Beth Gellert

The Grave of Gellert
an old Welsh story I first heard from a friend, Major Mustard.

1. Prince Llewelyn / favourite dog – Gellert – best hunting dog / big – brave – faithful / prince trusts Gellert to guard baby son / when baby sleeps – Gellert lies on floor in front of cradle

2. Prince wants to go hunting / dangerous wolf – has killed men / blows horn to call dogs / all come except Gellert

3. Prince hunts without Gellert / doesn't find wolf – comes home in rage at failure / is met by Gellert with blood on jaws / runs through castle, followed by Gellert / cradle is turned over / blood on cradle / blood on floor / blood on walls / blood everywhere / can't find baby

4. Prince in fury – only sees blood on dog / "you – killed my son" / plunges sword into Gellert's side / Gellert gives dying howl

5. Answering baby's cry comes from next room / prince sees huge dead wolf / finds son alive and well

6. Prince digs grave – buries Gellert – builds monument: Beth Gellert (The Grave of Gellert) / you can still see monument in village of Beddgelert in North Wales today


Teaching activity
Use this worksheet to help you write the story.
    Use:
  • the simple past to tell the story
  • "direct speech" with different tenses when the prince is speaking (“You have killed my son”)
  • adjectives and adverbs to make your story more interesting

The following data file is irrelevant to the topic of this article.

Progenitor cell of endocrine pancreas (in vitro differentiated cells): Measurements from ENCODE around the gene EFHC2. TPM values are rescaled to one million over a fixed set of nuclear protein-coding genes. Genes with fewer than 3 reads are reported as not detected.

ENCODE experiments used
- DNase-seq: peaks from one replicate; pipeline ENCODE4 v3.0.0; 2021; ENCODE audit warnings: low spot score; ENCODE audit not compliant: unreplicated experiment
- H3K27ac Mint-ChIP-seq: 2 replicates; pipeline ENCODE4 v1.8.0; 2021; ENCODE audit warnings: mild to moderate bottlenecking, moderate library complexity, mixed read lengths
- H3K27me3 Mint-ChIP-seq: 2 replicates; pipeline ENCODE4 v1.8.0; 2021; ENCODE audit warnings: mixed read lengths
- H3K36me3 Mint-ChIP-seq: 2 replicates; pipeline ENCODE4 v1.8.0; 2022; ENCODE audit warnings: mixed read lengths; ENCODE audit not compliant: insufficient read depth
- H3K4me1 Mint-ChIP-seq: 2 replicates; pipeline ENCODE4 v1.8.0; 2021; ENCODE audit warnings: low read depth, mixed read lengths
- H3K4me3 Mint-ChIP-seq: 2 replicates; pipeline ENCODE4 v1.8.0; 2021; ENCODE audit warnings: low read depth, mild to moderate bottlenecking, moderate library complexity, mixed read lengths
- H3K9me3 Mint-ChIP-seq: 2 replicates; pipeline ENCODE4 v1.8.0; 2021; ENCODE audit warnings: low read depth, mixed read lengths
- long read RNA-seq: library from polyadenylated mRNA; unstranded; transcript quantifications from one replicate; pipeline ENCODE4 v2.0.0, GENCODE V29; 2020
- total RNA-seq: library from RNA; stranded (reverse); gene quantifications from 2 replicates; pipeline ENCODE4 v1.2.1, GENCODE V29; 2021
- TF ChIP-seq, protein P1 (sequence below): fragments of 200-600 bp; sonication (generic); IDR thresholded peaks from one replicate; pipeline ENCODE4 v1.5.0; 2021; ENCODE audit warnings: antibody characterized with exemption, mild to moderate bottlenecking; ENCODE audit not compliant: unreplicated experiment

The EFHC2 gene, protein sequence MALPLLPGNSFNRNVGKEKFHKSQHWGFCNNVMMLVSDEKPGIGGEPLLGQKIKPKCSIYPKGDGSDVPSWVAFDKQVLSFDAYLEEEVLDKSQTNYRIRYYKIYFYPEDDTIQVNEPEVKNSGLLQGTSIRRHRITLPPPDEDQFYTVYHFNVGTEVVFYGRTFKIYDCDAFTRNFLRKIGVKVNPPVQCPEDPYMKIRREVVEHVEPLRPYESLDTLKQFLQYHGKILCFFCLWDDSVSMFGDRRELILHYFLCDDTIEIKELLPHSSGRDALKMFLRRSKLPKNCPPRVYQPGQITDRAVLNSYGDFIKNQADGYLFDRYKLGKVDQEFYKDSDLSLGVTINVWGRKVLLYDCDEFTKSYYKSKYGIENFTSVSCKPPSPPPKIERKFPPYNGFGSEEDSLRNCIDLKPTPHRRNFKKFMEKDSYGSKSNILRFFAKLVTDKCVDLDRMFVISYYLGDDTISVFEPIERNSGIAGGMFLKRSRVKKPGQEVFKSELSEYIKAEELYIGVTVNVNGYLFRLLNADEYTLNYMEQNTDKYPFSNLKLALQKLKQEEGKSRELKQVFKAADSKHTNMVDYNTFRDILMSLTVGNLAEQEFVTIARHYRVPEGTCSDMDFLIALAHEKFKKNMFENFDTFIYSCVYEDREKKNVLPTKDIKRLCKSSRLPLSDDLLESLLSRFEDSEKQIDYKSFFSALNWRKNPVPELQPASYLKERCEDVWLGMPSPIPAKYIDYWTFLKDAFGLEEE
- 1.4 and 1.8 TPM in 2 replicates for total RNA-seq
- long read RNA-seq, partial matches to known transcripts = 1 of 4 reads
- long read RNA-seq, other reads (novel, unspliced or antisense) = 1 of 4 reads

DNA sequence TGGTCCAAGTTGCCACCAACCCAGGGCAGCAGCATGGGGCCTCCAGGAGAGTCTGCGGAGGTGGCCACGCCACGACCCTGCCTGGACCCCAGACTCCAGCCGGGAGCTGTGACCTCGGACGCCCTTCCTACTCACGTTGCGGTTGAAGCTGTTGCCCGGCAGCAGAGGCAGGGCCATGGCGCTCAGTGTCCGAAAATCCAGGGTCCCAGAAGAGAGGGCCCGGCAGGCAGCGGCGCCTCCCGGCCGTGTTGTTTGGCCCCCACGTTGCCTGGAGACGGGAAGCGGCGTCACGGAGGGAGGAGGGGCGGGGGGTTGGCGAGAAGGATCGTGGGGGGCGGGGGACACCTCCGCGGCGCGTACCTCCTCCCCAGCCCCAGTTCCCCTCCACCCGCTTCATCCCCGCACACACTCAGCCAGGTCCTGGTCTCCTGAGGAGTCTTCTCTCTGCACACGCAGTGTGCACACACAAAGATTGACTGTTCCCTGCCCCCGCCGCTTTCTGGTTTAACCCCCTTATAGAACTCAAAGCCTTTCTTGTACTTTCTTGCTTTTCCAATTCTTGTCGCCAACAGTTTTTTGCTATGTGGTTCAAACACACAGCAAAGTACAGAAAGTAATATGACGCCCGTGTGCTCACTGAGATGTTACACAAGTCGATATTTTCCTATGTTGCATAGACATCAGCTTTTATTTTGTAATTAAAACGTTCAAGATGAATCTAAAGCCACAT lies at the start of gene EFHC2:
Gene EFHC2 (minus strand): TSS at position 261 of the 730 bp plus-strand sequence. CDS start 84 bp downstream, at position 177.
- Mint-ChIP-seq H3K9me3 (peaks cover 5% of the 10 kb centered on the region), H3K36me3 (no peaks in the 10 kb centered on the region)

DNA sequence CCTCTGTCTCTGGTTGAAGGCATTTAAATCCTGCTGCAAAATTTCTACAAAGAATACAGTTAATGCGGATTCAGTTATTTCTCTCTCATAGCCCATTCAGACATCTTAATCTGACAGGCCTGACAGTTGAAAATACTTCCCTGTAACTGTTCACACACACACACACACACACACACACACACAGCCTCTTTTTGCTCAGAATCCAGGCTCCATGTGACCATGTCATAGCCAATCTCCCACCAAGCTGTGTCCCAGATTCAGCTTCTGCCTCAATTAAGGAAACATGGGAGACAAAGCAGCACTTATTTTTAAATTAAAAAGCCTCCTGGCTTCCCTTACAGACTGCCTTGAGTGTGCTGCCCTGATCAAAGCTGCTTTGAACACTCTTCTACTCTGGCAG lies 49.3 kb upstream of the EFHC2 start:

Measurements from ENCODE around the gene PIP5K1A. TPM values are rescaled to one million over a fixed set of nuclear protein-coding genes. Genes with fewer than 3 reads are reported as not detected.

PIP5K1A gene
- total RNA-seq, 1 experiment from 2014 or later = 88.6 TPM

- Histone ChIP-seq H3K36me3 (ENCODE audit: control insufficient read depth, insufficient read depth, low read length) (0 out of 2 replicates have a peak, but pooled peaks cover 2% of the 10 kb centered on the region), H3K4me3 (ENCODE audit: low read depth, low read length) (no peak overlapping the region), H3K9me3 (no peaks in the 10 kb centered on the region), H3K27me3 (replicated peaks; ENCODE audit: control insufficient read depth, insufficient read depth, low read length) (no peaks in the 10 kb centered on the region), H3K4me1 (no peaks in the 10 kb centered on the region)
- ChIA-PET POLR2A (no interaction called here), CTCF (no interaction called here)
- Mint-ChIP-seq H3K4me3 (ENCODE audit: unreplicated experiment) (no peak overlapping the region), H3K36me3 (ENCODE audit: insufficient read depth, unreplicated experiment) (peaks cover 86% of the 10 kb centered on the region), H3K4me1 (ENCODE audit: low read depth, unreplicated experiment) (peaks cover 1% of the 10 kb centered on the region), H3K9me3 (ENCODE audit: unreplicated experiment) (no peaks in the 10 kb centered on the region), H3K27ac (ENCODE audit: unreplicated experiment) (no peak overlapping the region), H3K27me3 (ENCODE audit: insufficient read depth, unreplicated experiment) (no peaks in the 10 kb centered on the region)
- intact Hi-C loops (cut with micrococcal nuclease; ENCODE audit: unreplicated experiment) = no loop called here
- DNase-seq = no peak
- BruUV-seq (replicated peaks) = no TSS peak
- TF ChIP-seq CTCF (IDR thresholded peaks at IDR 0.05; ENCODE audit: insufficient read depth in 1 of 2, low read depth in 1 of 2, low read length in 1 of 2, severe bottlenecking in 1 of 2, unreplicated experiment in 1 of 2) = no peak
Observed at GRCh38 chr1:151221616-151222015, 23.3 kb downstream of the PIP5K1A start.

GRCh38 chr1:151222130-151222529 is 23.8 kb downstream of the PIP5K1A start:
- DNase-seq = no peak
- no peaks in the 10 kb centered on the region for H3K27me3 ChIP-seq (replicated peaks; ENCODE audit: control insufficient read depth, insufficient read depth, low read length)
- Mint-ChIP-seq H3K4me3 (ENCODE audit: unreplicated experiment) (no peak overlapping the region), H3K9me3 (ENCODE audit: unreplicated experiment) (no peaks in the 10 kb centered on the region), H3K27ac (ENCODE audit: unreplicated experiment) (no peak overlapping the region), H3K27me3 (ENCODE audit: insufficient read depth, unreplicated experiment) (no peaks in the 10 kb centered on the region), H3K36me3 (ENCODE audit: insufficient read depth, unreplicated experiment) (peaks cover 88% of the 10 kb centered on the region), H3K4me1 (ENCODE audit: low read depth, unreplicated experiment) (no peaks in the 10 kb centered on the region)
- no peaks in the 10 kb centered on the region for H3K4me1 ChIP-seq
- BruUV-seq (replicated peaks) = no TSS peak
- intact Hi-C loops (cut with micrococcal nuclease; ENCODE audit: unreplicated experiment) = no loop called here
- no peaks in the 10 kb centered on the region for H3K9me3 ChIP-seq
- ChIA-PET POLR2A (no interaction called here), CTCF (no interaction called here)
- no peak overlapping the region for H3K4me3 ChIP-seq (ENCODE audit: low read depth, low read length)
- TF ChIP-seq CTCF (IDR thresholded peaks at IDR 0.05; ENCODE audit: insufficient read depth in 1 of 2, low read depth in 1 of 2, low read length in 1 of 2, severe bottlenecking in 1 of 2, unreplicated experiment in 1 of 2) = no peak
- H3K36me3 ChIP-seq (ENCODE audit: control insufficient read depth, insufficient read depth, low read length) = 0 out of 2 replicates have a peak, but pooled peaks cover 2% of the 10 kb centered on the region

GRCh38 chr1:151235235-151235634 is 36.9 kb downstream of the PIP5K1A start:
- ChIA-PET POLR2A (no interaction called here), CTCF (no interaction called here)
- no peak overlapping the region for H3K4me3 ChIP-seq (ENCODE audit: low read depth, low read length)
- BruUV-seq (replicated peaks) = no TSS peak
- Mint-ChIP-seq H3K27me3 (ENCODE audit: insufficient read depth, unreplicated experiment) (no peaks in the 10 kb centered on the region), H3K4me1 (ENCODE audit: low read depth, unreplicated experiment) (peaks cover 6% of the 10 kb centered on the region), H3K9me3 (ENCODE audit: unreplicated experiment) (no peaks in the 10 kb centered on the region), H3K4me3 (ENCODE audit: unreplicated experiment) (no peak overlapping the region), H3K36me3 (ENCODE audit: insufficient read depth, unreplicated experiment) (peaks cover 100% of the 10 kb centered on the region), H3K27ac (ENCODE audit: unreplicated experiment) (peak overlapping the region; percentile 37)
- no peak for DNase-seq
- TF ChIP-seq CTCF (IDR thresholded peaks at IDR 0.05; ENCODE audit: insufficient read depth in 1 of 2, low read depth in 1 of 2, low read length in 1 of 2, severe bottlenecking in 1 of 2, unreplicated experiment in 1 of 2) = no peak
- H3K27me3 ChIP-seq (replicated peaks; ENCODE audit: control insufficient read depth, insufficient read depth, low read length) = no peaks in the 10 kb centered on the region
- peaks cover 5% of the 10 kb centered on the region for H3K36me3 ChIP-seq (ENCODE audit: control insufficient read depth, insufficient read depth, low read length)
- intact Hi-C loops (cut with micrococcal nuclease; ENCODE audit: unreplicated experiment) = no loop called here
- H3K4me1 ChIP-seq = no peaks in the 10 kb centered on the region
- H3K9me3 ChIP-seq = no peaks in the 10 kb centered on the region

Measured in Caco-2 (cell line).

• linking words to make your sentences more interesting
  • good vocabulary to show how much vocabulary you are learning
  • favourite mistakes to practise your own grammar
When you have written the story, you can draw / paint pictures for the scenes.
Here are picture stories of this tale created by students in Hong Kong and some more created by students in one of my 7th classes in Germany.
Although the tale is now firmly anchored in the Welsh town of Beddgelert, the memorial there to the faithful dog is from the 19th century. Indeed, it was only then that the story first came to be associated with the town in a clever piece of tourist promotion!
However, the story motif is found in various countries, going back to the Sanskrit Panchatantra in India: Ashliman details several versions. Clearly a tale which needs to be told.

Do you want to tell this tale?
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Go here for tales to watch

Go here for a list of all tales included on this site

You are a teacher? Read this: Telling stories in the classroom: basing language teaching on storytelling

Want to record your own performances? Here are some suggestions

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